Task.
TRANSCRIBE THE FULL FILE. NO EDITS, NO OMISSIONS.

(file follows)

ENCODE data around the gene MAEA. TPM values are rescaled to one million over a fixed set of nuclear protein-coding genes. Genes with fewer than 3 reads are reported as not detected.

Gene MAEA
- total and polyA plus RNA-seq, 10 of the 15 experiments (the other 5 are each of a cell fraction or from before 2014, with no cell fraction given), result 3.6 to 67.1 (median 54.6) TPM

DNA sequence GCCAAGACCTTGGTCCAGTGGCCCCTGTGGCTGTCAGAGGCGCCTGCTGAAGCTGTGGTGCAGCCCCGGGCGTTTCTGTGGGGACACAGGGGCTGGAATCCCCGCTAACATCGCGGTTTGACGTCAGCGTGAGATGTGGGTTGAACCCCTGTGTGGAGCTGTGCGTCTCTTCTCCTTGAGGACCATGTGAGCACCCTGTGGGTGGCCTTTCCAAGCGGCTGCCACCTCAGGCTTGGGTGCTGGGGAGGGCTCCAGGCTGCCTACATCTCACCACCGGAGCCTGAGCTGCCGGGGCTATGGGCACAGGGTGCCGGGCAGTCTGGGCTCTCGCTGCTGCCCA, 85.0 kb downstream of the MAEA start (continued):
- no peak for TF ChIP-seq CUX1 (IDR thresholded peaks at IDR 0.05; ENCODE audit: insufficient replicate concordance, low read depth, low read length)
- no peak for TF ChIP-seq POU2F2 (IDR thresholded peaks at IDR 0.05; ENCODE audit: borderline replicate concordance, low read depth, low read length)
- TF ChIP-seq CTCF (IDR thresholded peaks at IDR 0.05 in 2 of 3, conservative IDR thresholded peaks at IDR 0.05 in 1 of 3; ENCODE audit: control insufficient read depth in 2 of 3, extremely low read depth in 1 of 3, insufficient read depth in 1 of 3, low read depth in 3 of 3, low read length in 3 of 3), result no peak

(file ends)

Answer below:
ENCODE data around the gene MAEA. TPM values are rescaled to one million over a fixed set of nuclear protein-coding genes. Genes with fewer than 3 reads are reported as not detected.

Gene MAEA
- total and polyA plus RNA-seq, 10 of the 15 experiments (the other 5 are each of a cell fraction or from before 2014, with no cell fraction given), result 3.6 to 67.1 (median 54.6) TPM

DNA sequence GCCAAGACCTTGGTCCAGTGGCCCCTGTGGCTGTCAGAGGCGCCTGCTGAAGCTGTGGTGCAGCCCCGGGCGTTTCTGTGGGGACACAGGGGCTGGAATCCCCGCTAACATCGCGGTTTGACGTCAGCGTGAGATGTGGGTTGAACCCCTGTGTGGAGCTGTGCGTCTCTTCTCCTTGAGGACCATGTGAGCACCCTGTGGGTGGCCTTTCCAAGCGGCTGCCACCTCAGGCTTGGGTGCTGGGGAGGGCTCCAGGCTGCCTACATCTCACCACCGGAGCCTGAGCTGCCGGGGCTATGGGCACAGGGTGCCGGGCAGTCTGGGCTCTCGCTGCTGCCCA, 85.0 kb downstream of the MAEA start (continued):
- no peak for TF ChIP-seq CUX1 (IDR thresholded peaks at IDR 0.05; ENCODE audit: insufficient replicate concordance, low read depth, low read length)
- no peak for TF ChIP-seq POU2F2 (IDR thresholded peaks at IDR 0.05; ENCODE audit: borderline replicate concordance, low read depth, low read length)
- TF ChIP-seq CTCF (IDR thresholded peaks at IDR 0.05 in 2 of 3, conservative IDR thresholded peaks at IDR 0.05 in 1 of 3; ENCODE audit: control insufficient read depth in 2 of 3, extremely low read depth in 1 of 3, insufficient read depth in 1 of 3, low read depth in 3 of 3, low read length in 3 of 3), result no peak